It has been nearly one year since the collapse of the most robust negotiations process meant to address Venezuela’s crisis so far. While the U.S. government has since come out in support of renewed negotiations, the White House has kept in place the same red lines which handicapped talks last year.
In a new Washington Post op-ed, WOLA Director for Venezuela Geoff Ramsey explores how the Trump administration has rejected trading sanctions relief for anything other than Maduro’s resignation, which places U.S. policy at odds with the consensus of Venezuela’s opposition.
As Ramsey argues:
In August 2019, negotiators were closing in on a deal: in exchange for relief from sanctions that have aggravated an already deep economic crisis since 2017, Maduro would concede to new presidential elections in 2020. There was just one problem: the Trump administration didn’t back the deal. “The government officially accepted going to elections, but in exchange for lifting of sanctions and Maduro staying,” one opposition official close to the negotiations told The Post at the time. ‘The U.S. doesn’t want that.”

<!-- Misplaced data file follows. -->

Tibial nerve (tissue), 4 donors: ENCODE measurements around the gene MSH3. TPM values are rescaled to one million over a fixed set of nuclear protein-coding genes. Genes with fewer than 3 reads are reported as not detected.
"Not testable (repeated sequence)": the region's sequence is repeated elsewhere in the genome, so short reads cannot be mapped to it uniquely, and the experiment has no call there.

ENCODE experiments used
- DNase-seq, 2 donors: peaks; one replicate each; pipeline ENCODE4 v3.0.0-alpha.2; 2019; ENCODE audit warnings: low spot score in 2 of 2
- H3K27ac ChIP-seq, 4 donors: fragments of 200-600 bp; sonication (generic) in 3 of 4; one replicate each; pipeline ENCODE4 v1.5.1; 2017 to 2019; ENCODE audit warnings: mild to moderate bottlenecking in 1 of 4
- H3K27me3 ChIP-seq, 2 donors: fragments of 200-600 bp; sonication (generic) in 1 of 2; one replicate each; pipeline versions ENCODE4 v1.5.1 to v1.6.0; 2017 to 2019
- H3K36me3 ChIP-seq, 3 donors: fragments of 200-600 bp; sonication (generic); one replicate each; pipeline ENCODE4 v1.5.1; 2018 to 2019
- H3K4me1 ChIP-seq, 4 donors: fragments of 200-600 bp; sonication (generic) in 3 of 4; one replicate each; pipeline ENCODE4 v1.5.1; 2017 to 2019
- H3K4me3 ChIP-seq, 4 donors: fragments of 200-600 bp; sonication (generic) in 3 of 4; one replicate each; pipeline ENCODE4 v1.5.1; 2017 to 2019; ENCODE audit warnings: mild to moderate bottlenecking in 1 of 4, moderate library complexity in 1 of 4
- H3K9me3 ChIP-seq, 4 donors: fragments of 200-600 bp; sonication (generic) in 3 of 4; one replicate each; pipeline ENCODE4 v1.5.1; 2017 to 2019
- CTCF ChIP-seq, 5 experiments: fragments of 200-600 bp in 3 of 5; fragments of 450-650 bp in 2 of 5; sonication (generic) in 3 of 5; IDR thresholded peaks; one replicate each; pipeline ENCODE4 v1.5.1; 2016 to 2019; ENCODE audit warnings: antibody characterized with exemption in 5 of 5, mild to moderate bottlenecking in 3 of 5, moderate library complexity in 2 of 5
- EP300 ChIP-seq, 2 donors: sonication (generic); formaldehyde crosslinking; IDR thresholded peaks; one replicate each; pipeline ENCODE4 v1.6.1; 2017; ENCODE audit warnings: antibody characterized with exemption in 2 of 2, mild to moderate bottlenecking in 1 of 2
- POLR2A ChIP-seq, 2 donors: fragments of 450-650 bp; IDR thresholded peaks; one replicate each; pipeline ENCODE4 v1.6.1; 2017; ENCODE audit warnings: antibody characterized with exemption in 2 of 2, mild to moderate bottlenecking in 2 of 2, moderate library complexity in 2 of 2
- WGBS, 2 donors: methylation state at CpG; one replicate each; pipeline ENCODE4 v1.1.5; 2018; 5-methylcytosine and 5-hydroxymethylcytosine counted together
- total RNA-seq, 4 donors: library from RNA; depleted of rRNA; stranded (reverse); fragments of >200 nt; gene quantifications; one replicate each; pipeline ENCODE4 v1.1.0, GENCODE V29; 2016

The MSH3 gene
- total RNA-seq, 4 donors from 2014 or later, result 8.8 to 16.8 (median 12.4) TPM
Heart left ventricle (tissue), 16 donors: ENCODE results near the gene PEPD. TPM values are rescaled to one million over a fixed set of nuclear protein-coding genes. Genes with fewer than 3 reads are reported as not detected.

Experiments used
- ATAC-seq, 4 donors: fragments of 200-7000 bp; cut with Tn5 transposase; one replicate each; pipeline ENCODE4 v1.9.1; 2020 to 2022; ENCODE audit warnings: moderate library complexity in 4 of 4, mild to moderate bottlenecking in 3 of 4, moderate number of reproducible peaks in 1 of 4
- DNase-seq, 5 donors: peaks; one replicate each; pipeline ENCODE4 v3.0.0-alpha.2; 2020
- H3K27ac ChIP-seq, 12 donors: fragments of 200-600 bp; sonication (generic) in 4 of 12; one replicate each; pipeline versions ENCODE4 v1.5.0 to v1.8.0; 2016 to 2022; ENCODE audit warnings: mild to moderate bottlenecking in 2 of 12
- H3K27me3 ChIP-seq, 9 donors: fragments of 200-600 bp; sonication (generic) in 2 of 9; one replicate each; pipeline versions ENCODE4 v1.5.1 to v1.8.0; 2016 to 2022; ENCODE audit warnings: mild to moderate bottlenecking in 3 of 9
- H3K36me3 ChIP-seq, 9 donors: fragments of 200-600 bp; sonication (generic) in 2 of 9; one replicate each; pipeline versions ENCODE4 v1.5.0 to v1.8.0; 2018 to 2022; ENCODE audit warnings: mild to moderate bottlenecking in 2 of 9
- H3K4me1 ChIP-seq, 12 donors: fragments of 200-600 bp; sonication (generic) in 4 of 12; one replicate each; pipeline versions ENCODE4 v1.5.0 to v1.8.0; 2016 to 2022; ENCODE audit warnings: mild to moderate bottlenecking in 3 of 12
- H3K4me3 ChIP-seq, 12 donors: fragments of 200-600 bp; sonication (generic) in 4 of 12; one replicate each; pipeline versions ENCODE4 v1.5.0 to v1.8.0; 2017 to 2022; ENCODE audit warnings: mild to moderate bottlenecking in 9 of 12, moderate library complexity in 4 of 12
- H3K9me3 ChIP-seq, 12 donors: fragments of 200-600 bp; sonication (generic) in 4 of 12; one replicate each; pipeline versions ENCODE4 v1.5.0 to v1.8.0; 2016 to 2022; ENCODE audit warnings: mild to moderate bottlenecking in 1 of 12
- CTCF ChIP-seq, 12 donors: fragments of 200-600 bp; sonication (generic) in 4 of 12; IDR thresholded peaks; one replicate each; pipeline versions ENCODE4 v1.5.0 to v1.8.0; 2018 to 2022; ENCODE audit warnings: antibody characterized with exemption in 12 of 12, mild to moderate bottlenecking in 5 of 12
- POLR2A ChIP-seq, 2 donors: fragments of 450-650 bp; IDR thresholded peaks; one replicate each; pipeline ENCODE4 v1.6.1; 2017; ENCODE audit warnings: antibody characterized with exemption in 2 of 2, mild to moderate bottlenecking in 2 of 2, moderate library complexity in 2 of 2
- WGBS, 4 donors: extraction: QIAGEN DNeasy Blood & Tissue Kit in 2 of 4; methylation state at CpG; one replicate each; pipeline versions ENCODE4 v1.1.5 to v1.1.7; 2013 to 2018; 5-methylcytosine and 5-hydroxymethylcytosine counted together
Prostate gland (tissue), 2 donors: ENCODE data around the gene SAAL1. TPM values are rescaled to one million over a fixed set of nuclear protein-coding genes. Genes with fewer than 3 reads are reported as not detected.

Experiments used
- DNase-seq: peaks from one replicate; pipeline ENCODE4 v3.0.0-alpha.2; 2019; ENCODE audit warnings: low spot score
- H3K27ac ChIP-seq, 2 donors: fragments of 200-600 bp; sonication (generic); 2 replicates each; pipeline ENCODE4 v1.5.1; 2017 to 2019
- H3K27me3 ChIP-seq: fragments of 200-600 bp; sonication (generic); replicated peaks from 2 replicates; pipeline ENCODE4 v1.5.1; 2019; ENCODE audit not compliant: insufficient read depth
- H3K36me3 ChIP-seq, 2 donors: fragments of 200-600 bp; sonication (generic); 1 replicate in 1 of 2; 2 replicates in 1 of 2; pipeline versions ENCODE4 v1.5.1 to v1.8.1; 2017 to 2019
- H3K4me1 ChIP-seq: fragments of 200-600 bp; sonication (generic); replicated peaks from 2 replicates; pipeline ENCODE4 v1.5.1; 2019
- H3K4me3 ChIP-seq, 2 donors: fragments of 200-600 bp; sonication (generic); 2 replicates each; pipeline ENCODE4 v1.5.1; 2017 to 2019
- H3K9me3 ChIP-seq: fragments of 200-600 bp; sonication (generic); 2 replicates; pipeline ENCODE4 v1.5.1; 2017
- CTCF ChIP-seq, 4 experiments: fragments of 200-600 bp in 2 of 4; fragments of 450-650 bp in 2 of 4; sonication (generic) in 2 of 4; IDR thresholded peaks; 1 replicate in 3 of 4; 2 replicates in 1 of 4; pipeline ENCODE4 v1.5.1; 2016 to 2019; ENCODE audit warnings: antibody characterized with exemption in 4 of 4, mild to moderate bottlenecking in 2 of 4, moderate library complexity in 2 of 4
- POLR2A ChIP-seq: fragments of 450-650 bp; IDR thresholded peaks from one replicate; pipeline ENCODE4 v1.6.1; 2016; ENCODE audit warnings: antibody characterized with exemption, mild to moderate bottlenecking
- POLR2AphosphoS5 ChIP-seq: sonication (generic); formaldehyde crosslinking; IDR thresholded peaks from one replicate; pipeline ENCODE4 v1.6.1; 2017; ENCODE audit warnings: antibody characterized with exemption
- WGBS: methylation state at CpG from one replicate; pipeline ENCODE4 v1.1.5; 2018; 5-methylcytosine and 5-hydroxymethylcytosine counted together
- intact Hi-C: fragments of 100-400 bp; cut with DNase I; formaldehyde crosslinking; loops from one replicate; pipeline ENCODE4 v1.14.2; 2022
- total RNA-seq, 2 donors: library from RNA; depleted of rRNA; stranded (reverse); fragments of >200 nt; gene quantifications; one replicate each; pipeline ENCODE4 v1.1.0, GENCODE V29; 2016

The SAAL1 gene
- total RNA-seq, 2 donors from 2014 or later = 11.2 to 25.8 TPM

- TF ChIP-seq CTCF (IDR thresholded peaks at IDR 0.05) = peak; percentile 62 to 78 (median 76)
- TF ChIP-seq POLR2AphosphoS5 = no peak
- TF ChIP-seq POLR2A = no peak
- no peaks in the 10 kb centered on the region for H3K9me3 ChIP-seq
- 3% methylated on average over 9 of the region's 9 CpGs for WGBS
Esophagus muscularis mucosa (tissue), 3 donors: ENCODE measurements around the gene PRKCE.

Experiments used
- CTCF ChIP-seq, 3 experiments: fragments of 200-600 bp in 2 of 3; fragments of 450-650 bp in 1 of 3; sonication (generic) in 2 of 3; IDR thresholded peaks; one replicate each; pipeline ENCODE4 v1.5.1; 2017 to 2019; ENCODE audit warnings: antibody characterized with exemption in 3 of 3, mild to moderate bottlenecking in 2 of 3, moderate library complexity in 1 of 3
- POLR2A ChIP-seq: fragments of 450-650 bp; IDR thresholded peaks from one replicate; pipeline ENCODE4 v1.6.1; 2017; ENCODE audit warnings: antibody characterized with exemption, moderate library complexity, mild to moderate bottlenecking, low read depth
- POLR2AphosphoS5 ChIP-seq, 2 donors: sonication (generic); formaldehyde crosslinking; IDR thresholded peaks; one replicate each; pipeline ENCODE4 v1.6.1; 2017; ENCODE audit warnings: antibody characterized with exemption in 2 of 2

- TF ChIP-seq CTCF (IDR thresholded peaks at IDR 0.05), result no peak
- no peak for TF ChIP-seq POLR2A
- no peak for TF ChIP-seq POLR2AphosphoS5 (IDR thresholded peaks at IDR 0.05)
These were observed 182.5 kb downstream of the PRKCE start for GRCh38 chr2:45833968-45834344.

Ramsey poses the question: If the regime were eventually coaxed to the negotiating table, could the U.S. government agree to conditions lifting oil and financial sanctions ahead of new, verifiably free and fair presidential elections, even if Maduro stayed in the presidential palace until they are held?
While officially the U.S. position remains unchanged, some in the administration suggest there may be new flexibility. Unless this is confirmed and stated clearly by U.S. officials, however, the answer appears the same. Even while the Venezuelan opposition is open to leveraging sanctions relief in exchange for verifiable electoral conditions, the Trump administration would likely reject that deal.